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Chesley Bonestell - Legends of SF Art vol.3

Updated on January 8, 2015
Saturn as seen from Titan  (Reproduced courtesy of Bonestell LLC)
Saturn as seen from Titan (Reproduced courtesy of Bonestell LLC)
Portrait of Chesley Bonestell (Courtesy of Cedric Braun)
Portrait of Chesley Bonestell (Courtesy of Cedric Braun)


Famous for his astronomical paintings, Chesley Bonestell was born in San Francisco in 1888.

At 12 years old he had won many school prizes for his artwork and was given permission to start serious art instruction, Sadly the great earthquake of 1906 would not only destroy the house he lived in but also all of Bonestell’s earliest drawings and paintings.

He worked as a designer for prominent San Francisco architect Willis Polk and helped design many famous landmarks.

He married Mary Hilton in 1911 and in 1918 he moved to New York, where he worked as an architectural designer and renderer.

In 1922, Bonestell moved to London, where he worked for the Illustrated London News, creating renderings of famous buildings and other landmarks for the magazine.

In 1927 he returned to the United States where he continued working on architectural projects, including the design of the Chrysler Building and the Golden Gate Bridge.

Detail of space station (Reproduced courtesy of Bonestell LLC)
Detail of space station (Reproduced courtesy of Bonestell LLC)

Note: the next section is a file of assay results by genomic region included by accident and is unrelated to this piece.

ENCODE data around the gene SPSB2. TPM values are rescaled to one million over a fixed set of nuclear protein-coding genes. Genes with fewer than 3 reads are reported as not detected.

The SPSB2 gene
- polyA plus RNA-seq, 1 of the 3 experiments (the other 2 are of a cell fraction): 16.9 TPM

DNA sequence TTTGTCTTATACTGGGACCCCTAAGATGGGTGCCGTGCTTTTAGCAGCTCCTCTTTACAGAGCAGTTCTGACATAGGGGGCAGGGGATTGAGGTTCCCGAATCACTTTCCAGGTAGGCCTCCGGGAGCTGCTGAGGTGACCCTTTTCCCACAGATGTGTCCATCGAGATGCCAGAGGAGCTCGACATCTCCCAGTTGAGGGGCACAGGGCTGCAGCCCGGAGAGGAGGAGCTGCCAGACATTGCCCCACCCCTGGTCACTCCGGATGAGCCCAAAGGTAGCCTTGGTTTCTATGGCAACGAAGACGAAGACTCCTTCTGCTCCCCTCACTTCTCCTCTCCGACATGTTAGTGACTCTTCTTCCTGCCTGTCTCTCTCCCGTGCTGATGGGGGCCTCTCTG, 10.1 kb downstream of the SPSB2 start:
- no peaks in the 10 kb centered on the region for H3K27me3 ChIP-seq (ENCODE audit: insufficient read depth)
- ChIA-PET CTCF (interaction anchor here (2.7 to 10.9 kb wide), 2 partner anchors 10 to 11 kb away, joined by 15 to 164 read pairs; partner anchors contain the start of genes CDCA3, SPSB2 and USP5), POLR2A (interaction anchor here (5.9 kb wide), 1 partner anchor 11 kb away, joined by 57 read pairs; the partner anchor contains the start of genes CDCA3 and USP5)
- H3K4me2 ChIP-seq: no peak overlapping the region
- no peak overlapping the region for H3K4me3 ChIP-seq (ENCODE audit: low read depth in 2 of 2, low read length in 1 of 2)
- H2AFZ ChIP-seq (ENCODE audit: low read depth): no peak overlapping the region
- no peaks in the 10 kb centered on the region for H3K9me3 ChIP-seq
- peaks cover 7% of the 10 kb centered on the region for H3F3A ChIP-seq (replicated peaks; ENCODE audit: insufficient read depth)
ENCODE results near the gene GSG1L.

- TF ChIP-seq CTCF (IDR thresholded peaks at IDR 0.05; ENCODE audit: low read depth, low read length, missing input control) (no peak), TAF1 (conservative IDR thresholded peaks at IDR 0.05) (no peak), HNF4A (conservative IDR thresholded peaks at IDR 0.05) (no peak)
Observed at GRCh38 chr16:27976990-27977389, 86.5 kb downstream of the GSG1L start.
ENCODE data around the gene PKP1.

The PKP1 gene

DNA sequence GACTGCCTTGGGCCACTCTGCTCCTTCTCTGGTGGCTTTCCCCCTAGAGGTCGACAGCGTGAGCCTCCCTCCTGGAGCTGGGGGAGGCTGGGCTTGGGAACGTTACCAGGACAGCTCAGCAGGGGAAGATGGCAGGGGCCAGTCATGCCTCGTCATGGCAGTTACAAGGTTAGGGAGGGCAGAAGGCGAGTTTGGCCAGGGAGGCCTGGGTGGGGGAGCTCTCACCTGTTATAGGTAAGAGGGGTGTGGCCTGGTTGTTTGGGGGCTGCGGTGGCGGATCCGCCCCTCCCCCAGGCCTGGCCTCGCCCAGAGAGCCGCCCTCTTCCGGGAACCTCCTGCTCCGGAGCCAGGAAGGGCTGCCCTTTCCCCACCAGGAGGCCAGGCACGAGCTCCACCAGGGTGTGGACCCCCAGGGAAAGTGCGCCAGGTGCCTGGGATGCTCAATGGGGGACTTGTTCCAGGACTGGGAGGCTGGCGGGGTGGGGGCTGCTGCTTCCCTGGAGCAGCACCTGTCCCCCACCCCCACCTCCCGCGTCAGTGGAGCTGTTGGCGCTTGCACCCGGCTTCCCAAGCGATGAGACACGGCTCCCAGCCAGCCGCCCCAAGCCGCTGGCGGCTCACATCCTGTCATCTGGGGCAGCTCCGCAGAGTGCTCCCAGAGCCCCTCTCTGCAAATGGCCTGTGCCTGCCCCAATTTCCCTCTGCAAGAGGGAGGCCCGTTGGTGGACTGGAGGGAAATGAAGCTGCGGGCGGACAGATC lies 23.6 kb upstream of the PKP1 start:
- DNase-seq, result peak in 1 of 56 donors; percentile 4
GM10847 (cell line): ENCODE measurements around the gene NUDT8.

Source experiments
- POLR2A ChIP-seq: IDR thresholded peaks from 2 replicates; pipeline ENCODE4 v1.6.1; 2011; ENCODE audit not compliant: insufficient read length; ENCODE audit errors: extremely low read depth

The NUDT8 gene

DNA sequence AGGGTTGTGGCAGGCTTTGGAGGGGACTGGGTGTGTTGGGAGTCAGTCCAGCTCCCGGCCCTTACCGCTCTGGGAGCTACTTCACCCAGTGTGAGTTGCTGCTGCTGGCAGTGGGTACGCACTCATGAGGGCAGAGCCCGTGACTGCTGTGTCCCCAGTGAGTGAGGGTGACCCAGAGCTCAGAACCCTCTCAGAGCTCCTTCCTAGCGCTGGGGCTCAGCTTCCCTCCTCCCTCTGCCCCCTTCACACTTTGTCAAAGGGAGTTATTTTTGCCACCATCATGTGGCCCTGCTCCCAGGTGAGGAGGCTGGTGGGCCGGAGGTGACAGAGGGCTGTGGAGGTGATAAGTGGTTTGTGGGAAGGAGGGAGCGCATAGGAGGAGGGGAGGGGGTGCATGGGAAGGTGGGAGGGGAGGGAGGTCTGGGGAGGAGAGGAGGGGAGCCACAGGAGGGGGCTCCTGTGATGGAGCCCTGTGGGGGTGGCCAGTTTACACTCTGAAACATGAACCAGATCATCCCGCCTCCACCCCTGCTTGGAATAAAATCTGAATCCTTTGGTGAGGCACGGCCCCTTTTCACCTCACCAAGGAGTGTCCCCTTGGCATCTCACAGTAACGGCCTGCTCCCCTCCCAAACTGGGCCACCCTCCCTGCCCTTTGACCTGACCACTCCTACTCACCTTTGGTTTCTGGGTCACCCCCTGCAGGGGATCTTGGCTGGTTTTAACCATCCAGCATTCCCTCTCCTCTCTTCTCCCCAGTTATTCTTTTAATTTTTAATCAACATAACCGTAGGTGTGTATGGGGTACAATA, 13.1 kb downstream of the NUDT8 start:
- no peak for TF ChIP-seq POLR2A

In 1938, he began working as a matte artist for Hollywood studios, he contributed matte paintings to many classic films, including Citizen Kane, The Hunchback of Notre Dame and The Magnificent Ambersons. He eventually became the highest-paid matte artist in Hollywood.

In the early 1940s Bonestell began painting a series of space illustrations, many of which were published in Life magazine. The paintings combined technical realism and a stunning photographic technique learned during his work as a matte artist.

Bonestell specialized in astronomical art for the rest of his career. His most notable achievements were artwork for ten books on space science, including the influential The Conquest of Space (1949). Many of these paintings were later printed as covers for science fiction magazines. One of his most popular paintings “Saturn as seen from Titan” (1944) is perhaps the most famous work of astronomical art ever produced.

Baby satellite - Fueling a rocket for the firing of an artificial satellite (Reproduced courtesy of Bonestell LLC)
Baby satellite - Fueling a rocket for the firing of an artificial satellite (Reproduced courtesy of Bonestell LLC)

In the early 1950’s his collaboration on a series of spaceflight articles in Collier magazine was considered an important influence on the evolution of the American space program. He also painted several large murals, the most outstanding of which was a 40-foot-wide depiction of the surface of the moon for the Boston Museum of Science (the painting now resides in the National Air & Space Museum).